Cypress vs Puppeteer: Core Differences
By Hamid Akhtar, Community Contributor - March 13, 2023
When performing E2E tests a few years ago, automation testers were mostly required to use Selenium. Everyone who’s had a chance to use this approach can attest to how awful it was to set up, write, and troubleshoot.
This cypress vs puppeteer blog will give readers an overview of the features these tools have as well as an evaluation of them in some of the most crucial areas. Also, you may use this blog as guidance if you’re not sure which of the two is a better choice for end-to-end testing.
What is Cypress?
Cypress is an open-source front-end E2E testing framework with commercial add-ons. It runs entirely within the browser and is made to be developer friendly. In 2020, they raised $40 million in Series B funding. Cypress’s first version was released in 2015, and it began to acquire significant traction in 2018. They are open-source enthusiasts and are confident that this will give them an advantage over their competitors.
Cypress is a Node.js based application, thus users must have it already installed on their systems. Through their download page, one can download and set up Node.js for a specific operating system.
Install Cypress via npm:
npm install cypress --save-dev
As a development dependency for your project, this will install Cypress locally.
For cypress to be installed in the proper directory, confirm that npm init has already been executed and that your project’s root contains a node modules folder or a package.json file.
Read More: Cypress Automation Tutorial
Benefits of Cypress
- The Cypress framework collects snapshots as tests are running. This makes it possible for testers or developers to hover over a specific command in the Command Log and see exactly what happened at that particular stage.
- An element must be in view before taking any action thanks to the automated scrolling process.
- Test scripts don’t need to include explicit or implicit wait commands. For commands and assertions, Cypress automatically waits.
- End-to-end tests, integration tests, and even unit tests may all be written using Cypress. It is not, however, a tool made expressly for writing any of them. The real strength of this lies in combining them.
- One of Cypress’s most valuable features for end testing is the ability to send and inspect back-end requests.
- You can use Cypress to create a shortcut and develop a function that logs you in automatically before pushing the frontend application upon login.
- Cypress offers you the authority to validate the behavior of functions or server responses, just like in unit testing.
- Cypress has a lot of useful out-of-the-box features because it was created expressly for end-to-end testing rather than being just an automation tool like Puppeteer. One of Cypress’s most robust solutions, the interactive test runner with automatic Chrome, may be accessed after just a few minutes of installing the Cypress npm module. This test runner has several support features, including:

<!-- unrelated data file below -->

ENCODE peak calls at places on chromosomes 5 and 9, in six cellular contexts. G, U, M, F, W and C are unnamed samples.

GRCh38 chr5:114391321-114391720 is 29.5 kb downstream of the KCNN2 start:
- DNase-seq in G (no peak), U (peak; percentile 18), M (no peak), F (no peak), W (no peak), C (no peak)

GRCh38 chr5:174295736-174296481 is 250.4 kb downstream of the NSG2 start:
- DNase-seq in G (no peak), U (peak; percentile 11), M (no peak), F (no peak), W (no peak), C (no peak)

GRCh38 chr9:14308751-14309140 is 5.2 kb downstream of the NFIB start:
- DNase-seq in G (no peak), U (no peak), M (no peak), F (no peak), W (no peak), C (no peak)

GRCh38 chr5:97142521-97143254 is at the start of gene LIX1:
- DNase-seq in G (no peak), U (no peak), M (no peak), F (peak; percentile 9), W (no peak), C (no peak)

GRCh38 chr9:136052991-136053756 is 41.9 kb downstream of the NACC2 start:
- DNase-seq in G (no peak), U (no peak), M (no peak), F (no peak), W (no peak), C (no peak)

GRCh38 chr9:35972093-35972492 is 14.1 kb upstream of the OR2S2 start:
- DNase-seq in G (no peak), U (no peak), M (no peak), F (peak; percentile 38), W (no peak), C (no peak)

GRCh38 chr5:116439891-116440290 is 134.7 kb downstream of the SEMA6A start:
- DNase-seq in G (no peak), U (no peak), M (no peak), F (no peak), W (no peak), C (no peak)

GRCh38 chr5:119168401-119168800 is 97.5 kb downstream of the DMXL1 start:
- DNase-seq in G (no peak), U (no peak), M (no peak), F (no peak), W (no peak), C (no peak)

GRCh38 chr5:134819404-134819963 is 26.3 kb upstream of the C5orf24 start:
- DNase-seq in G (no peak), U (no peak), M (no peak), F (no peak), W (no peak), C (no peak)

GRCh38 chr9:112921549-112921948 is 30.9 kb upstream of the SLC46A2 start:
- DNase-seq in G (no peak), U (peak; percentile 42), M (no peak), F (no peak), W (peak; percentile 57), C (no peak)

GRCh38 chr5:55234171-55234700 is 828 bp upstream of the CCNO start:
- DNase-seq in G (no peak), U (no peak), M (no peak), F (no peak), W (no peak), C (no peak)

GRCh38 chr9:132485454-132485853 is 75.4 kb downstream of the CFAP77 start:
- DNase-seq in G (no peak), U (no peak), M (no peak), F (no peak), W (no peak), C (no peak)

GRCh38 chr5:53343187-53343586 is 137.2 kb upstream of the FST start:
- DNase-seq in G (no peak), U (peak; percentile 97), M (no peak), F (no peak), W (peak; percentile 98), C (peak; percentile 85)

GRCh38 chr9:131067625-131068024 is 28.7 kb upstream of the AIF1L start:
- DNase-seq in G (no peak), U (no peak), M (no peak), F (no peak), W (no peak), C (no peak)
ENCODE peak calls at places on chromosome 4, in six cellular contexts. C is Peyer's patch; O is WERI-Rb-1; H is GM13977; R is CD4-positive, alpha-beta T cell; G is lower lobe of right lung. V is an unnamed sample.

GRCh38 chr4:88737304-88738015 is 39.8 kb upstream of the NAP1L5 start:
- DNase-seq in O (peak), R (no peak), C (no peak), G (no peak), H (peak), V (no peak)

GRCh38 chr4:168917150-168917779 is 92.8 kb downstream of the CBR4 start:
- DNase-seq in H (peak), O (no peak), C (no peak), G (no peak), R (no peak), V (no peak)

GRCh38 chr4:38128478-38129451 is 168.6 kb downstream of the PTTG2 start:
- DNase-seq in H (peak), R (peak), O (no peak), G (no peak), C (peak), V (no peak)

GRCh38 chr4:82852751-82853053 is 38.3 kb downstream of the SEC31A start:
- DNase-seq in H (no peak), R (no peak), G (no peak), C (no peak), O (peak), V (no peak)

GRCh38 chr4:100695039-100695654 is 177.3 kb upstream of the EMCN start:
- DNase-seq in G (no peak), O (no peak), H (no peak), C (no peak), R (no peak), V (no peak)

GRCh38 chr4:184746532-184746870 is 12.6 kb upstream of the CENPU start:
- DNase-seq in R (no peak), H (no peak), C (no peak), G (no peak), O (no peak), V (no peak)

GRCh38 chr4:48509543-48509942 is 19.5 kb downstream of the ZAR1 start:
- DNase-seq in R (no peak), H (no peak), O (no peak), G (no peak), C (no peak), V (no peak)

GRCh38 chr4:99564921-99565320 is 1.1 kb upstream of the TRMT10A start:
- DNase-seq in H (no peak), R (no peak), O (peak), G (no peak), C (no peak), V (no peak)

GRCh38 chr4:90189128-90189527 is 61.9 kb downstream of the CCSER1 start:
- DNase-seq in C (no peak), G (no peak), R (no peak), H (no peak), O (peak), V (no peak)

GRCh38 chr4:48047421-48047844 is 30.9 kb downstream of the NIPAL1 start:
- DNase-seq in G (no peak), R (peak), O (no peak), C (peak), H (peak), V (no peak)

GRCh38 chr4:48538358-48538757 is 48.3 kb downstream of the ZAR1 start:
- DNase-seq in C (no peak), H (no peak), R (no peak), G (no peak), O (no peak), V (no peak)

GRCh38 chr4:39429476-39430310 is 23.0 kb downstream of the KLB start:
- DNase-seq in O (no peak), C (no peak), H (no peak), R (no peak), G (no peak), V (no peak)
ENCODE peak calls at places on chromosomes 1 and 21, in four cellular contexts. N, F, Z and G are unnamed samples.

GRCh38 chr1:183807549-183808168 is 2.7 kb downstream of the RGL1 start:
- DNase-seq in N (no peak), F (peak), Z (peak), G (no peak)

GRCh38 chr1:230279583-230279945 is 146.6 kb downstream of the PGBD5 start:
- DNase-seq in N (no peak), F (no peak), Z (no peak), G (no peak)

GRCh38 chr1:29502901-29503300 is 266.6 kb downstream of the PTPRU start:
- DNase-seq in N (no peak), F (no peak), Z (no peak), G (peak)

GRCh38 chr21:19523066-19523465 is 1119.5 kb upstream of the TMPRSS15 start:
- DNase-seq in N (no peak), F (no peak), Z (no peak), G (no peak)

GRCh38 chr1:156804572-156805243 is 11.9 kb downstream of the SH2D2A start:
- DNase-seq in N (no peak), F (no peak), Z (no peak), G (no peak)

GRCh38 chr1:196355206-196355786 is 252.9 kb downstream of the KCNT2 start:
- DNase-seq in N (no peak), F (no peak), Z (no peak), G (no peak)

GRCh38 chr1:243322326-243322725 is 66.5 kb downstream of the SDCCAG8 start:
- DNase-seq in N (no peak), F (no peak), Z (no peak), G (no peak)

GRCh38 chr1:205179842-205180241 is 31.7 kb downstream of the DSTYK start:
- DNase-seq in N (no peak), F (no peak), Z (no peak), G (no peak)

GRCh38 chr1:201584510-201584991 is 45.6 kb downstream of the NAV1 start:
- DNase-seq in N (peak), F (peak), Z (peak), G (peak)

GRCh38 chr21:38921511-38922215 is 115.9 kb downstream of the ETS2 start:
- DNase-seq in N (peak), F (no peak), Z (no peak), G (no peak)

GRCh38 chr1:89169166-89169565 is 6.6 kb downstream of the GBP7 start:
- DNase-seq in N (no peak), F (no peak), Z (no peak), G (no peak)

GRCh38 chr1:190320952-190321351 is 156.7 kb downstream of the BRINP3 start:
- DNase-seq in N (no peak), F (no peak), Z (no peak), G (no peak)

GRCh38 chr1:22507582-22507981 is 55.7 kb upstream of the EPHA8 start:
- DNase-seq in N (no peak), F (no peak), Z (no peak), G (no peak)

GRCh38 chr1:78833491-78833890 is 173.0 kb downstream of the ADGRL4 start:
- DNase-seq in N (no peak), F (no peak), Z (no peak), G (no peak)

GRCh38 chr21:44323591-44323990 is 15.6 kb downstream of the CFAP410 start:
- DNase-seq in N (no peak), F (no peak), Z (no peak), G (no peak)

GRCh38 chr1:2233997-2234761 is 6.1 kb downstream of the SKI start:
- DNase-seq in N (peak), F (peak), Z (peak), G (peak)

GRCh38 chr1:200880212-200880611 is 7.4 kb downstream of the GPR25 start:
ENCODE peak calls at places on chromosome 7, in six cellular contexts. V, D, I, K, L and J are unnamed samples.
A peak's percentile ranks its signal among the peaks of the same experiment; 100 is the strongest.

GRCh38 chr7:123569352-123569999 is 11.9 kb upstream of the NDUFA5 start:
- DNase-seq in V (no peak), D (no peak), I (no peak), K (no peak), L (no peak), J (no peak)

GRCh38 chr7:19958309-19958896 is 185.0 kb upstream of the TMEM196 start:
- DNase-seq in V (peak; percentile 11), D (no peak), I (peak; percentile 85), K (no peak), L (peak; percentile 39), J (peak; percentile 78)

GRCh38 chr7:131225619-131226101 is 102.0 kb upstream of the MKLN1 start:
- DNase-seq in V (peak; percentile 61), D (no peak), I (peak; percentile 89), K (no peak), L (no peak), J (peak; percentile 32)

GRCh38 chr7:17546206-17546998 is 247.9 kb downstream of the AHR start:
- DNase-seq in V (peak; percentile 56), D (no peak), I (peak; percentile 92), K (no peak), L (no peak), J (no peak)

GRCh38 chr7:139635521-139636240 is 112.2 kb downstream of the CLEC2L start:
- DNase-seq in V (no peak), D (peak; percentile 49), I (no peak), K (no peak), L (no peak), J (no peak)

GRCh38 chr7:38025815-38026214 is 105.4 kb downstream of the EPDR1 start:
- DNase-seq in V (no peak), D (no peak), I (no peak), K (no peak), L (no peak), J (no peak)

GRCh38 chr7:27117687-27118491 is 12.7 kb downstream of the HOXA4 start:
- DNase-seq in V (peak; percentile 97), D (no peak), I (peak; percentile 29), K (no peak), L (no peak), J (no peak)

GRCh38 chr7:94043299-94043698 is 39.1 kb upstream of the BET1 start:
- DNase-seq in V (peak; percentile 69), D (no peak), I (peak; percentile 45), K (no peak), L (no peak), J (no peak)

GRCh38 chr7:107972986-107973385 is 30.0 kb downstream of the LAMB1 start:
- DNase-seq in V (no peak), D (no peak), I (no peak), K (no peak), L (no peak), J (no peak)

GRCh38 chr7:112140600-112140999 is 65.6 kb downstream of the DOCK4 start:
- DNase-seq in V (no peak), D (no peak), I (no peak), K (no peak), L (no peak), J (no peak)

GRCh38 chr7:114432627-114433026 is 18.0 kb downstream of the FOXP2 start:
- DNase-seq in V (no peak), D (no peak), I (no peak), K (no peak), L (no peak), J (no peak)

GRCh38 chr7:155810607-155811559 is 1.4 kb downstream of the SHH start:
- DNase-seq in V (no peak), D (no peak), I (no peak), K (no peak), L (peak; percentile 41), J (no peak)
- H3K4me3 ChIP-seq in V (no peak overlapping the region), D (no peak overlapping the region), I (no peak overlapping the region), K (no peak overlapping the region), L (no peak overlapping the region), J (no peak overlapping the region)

- Logging of commands and page events such as network requests
- The ability to time travel and analyze the previous state and present state produced by each command is made possible by advanced debugging features supported by time-travel debugging and DOM snapshots.
- DOM inspection tools are available at any time throughout test runs
- Finds the most effective, one-of-a-kind selector to recognize DOM elements and supply commands required within test code, substantially reducing the arduous inspection effort via page source
Limitations of Cypress
- It doesn’t support multiple tabs.
- Cypress cannot be used to run two browsers simultaneously.
- Restricted iFrame support
Overall, It’s important to adapt a product that is simple to set up, has lots of features, and is most importantly declarative and enjoyable for developers from both a learning curve and usability perspectives. This is because creating end-to-end tests shouldn’t make the process more difficult than it already is. Cypress is able to properly satisfy each of these demands.
Read More: Cypress Best Practices for Test Automation
What is Puppeteer?
Puppeteer is a Google-maintained, open-source automation framework built on NodeJS.
Benefits of Puppeteer
- Puppeteer, a Node library, offers complete automation for Chrome. One of the main advantages of Puppeteer is that it can access and manipulate DevTools Protocol, and you can simply install it using npm or Yarn.
- It can be used to automate the majority of user interface (UI) tests, including mouse and keyboard operations as well as web page crawling and scraping.
- A further advantage is speed. Puppeteer uses headless Chrome, which makes it extremely quick.
- It seamlessly integrates with other well-liked tests frameworks like mocha and jest.
- You can quickly and easily debug your automation scripts.
- Puppeteer is incredibly simple to set up and use. No special drivers need to be set up. You only need to write your test scripts, point the node at them, and watch it work. Everything even runs in parallel!